Hello - I own a pet supply store and have seen no improvement in symptoms for cats with herpes virus with Lysine supplementation, though immune support has shown us almost immediate improvement in symptoms such as respiratory and eye issues. So, I did some digging, and saw this fairly recent paper suggesting that Lysine is ineffective in cats for FHV-1 and in fact may be detrimental or even dangerous. Thought I'd pass it along in case your vets hadn't seen it yet. Can's post a web address in this site's comments, but the title is "Lysine supplementation is not effective for the prevention or treatment of feline herpesvirus 1 infection in cats: a systematic review" BMC Vet Res. 2015; 11: 284.

Published online 2015 Nov 16. doi: 10.1186/s12917-015-0594-3

In the abstract it says: "There is evidence at multiple levels that lysine supplementation is not effective for the prevention or treatment of feline herpesvirus 1 infection in cats. Lysine does not have any antiviral properties, but is believed to act by lowering arginine levels. However, lysine does not antagonize arginine in cats, and evidence that low intracellular arginine concentrations would inhibit viral replication is lacking. Furthermore, lowering arginine levels is highly undesirable since cats cannot synthesize this amino acid themselves. Arginine deficiency will result in hyperammonemia, which may be fatal. In vitro studies with feline herpesvirus 1 showed that lysine has no effect on the replication kinetics of the virus. Finally, and most importantly, several clinical studies with cats have shown that lysine is not effective for the prevention or the treatment of feline herpesvirus 1 infection, and some even reported increased infection frequency and disease severity in cats receiving lysine supplementation."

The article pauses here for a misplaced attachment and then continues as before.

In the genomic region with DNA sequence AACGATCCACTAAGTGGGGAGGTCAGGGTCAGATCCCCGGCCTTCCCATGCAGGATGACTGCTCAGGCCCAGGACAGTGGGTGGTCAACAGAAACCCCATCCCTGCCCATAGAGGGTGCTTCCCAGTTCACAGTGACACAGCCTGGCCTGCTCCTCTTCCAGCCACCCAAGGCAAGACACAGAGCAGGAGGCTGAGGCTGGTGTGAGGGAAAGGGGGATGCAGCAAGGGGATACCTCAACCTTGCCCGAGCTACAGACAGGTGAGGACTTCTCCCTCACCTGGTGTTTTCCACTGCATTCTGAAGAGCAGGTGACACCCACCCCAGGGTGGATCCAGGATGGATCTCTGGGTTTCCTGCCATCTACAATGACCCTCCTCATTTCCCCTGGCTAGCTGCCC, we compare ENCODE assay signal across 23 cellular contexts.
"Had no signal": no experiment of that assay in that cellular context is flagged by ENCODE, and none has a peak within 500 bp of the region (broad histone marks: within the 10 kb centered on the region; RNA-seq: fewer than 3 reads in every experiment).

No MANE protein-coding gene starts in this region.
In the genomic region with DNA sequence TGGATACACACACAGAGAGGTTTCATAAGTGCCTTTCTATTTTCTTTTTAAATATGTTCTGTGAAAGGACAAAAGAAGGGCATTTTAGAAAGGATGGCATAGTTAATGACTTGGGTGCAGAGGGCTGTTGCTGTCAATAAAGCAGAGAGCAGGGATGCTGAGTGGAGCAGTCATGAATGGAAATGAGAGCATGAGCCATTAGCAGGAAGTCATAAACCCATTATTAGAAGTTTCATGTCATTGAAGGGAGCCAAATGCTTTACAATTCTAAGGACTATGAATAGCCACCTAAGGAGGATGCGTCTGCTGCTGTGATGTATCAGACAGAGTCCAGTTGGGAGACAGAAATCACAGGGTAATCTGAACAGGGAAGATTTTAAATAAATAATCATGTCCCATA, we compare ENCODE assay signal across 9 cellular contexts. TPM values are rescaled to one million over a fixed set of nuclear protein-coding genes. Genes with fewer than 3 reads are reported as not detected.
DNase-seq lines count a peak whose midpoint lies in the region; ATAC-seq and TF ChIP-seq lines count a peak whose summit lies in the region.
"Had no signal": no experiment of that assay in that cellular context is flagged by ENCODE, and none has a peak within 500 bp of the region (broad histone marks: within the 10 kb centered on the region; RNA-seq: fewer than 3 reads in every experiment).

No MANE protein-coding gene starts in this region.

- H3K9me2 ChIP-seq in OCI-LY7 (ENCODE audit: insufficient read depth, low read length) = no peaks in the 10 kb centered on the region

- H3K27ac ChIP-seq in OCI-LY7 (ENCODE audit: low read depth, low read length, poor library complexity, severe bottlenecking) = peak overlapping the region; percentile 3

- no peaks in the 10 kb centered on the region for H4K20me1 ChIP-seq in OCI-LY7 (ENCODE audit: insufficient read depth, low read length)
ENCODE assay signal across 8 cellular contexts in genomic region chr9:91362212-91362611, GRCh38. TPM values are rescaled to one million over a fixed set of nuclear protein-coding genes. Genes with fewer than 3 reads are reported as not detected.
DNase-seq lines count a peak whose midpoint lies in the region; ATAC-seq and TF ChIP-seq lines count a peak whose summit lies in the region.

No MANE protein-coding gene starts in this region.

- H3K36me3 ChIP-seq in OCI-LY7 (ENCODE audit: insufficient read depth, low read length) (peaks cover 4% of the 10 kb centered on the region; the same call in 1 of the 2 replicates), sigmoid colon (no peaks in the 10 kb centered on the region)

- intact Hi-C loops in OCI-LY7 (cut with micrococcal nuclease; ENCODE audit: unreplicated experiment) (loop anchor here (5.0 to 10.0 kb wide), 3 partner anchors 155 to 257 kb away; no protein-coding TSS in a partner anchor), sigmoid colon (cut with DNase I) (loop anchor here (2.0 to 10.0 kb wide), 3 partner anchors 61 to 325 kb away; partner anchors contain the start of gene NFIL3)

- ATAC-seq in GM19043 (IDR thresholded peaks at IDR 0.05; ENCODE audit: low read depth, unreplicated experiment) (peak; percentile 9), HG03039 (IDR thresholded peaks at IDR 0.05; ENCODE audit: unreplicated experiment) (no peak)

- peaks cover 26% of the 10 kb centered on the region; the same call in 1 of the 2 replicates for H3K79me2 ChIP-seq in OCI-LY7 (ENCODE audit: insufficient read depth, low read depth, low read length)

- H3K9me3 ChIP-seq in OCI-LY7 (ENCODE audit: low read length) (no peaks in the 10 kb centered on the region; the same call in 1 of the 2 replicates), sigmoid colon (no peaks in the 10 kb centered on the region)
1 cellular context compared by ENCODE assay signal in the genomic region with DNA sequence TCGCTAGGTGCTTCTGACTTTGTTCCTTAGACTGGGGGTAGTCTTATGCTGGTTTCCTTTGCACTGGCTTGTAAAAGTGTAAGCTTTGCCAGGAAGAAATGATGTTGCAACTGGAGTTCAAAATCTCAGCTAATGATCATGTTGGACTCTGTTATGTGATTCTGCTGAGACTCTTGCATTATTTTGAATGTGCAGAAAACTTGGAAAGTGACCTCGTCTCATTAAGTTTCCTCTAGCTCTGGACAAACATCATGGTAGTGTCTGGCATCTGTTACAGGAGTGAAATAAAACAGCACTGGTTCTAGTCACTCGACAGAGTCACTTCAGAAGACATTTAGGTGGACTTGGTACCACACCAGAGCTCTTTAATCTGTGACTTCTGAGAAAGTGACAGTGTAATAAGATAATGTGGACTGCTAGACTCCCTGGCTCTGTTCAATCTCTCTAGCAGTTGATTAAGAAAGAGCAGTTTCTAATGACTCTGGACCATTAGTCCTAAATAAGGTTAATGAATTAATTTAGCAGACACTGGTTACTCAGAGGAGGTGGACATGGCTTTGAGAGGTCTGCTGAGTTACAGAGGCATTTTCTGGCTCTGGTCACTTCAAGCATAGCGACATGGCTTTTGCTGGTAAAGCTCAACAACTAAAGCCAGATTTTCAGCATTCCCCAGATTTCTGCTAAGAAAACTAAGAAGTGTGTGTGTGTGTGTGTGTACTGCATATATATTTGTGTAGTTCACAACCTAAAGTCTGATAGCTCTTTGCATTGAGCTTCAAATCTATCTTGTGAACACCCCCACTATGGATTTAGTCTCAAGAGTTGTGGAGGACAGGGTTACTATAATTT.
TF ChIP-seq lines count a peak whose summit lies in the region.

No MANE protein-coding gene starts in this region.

SteamLouis
Post 3

@ysmina-- At the shelter I volunteer at, we give all the cats lysine supplements in their food. It will definitely help a malnourished cat improve her immune system. It's also very helpful for cats that get allergies and upper respiratory infections.

We have lysine in bulk, powder for and we just add some to their food and mix it up. You can definitely get the lysine made for humans, just make sure to lower the dose a bit. I think 500mg a day is a good dose during infections. You should confirm this with your vet though.

ysmina
Post 2

@ankara-- Did you give your cat regular l-lysine capsules made for human use? Or are there ones made for feline?

I just adopted a malnourished kitten from the shelter. She has been getting sick often, do you think l-lysine will help?

bluedolphin
Post 1

My cat had non-stop watering eyes for two weeks. The vet had given an antibiotic eye drop which helped a little bit, but the problem did not resolve. So I took her back and this time the vet told me about feline herpes and suggested lysine supplements.

I had heard about lysine supplements for cold sores, but I had no idea that cats can have herpes and that lysine is also good for them.

I gave my cat lysine supplements every day and I also continued with the eye drops. In a week, her eyes stopped watering. Lysine is a very good treatment for feline herpes.